William Wilberforce (1759 - 1833) has been called one of the greatest social reformers of all time. For 20 years, this bright, well-connected, and single-minded member of the English Parliament worked first for the abolition of the infamous slave trade and then for the emancipation of slaves. The first came about in 1807, and the second just three days before Wilberforce's death in 1833. Thomas Jefferson and Abraham Lincoln both hailed him as an inspiration and example of a human rights activist. Frederick Douglass said that Wilberforce's "faith, persistence, and enduring enthusiasm" had "thawed the British heart into sympathy for the slave, and moved the strong arm of that government to in mercy put an end to his bondage."
This stirring biography by Eric Metaxas is the official book companion to the film Amazing Grace, which will be released across the country on February 23, 2007. This well-researched and written book provides a robust and rounded profile of this passionate abolitionist, cultural reformer, and Member of Parliament. Metaxas pays attention to Wilberforce's conversion to Christianity and his decision not to retreat from the world in order to praise God, but instead to serve God by involving himself in politics. He chose to work to suppress the slave trade and effect a reformation of manners in England. The country had descended into a host of social evils that also included alcoholism, child prostitution, child labor, frequent public executions for petty crimes, public dissections and burnings of executed criminals, and unspeakable cruelty to animals.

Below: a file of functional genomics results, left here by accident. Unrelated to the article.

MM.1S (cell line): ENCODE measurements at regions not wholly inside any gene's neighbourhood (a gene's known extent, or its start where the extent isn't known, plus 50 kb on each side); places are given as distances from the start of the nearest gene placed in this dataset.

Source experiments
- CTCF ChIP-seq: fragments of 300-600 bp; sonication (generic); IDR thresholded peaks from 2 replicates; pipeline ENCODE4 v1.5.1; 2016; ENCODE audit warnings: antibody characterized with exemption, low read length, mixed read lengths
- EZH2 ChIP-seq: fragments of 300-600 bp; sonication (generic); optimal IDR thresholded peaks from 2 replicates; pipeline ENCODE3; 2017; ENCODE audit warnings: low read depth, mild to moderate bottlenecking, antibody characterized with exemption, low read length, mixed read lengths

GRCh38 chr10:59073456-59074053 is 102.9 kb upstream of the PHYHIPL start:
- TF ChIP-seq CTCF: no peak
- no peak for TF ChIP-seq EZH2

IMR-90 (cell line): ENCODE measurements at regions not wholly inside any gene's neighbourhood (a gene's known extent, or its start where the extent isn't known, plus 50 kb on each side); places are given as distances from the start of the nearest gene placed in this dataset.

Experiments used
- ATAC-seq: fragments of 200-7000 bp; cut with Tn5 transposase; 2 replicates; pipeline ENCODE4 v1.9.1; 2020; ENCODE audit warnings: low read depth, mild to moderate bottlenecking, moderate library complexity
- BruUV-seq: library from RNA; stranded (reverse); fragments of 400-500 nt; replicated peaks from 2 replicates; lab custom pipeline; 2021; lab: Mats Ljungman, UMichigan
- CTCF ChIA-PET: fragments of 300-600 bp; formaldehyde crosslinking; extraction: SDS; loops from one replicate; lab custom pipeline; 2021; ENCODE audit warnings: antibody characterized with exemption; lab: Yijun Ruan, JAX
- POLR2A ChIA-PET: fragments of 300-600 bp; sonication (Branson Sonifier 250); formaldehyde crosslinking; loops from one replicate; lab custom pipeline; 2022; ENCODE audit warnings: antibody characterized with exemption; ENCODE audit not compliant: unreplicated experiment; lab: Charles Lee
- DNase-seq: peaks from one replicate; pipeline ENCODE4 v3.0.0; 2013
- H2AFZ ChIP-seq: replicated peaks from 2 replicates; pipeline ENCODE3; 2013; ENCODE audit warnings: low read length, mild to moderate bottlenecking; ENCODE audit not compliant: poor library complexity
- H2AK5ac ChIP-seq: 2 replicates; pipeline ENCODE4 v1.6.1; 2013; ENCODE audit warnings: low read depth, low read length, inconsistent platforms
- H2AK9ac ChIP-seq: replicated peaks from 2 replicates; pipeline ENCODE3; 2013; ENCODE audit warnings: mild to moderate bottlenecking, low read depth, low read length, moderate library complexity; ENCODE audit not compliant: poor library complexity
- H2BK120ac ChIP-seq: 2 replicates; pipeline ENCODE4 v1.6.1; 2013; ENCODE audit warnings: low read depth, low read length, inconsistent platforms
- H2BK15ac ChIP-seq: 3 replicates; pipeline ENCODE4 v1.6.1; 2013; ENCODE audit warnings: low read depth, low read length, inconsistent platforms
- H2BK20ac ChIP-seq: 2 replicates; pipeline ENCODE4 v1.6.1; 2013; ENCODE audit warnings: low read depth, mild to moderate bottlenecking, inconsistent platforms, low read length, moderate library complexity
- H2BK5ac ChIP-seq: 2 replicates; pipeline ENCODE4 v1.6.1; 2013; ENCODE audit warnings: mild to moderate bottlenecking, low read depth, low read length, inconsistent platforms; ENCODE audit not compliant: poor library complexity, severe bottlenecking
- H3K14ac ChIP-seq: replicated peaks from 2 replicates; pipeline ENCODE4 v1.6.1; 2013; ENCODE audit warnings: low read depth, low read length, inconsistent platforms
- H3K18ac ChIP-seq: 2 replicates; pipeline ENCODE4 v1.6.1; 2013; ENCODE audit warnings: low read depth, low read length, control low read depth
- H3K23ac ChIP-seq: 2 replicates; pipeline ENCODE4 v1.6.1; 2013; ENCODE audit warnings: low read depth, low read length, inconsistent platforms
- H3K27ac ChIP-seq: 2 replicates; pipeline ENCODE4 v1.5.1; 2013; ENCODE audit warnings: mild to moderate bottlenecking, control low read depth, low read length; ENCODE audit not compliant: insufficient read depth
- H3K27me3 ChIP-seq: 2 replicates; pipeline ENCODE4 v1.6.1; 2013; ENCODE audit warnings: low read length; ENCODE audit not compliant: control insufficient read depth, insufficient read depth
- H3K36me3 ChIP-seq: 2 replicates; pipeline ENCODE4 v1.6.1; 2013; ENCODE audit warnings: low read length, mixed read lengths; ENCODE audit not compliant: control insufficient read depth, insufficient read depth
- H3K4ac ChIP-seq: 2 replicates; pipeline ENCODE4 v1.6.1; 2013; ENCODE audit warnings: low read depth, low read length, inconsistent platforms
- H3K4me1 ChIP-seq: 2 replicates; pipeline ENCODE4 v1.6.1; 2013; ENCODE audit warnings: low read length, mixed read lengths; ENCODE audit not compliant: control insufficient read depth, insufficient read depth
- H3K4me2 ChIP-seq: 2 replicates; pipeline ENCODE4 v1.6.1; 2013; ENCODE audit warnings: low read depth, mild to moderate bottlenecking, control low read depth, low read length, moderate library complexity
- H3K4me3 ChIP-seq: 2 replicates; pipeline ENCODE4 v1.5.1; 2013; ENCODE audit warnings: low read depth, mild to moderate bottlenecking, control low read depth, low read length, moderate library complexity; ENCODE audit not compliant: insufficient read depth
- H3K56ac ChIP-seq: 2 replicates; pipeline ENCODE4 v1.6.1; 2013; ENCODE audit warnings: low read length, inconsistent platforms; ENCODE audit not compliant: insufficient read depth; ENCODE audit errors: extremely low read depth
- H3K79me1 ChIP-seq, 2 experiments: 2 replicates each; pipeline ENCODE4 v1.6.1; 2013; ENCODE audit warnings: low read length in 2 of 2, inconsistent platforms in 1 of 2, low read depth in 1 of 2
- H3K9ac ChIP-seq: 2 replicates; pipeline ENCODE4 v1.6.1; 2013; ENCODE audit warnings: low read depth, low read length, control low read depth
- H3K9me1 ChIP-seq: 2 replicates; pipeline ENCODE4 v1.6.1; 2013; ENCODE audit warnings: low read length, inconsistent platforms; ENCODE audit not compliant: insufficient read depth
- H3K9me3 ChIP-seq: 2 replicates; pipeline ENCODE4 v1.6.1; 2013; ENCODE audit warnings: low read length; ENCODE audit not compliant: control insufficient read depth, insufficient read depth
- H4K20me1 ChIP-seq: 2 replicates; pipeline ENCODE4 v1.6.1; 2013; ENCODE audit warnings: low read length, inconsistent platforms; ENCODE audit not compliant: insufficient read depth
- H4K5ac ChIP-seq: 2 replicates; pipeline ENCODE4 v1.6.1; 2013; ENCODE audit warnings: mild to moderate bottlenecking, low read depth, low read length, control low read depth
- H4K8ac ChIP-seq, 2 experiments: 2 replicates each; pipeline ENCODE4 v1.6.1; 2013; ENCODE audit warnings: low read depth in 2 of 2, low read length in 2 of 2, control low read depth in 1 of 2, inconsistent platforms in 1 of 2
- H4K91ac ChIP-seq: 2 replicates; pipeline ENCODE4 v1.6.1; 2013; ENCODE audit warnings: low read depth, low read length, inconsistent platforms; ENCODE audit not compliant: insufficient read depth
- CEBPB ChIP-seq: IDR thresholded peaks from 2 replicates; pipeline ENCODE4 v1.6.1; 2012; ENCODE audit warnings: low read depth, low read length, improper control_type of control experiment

Metaxas depicts Wilberforce as zealous man who used his Christian faith to change the world and take on the establishment support of the grotesque injustice of one human being treating another as property. The biography covers his privileged childhood; his friendship with John Newton, the foremost evangelical in London who wrote about his own culpability as a slaver and penned the hymn "Amazing Grace"; his political alliance with William Pitt, who became the youngest prime minister in England; his exceptional career as an independent member of Parliament; his marriage to Barbara Spooner; the release of a book on Christianity; and his physical struggle with ulcerative colitis which was usually treated by physicians with doses of opium.
At one point, Metaxas states: "If ever someone could restore our ability to again see simple goodness, it should be Wilberforce. If we cannot cheer someone who literally brought 'freedom to the captives' and bequeathed to the world that infinitely transformative engine we call a social conscience, for whom may we ever cheer?" He might have added as well, here is a moral hero whom both progressive and evangelical Christians can salute!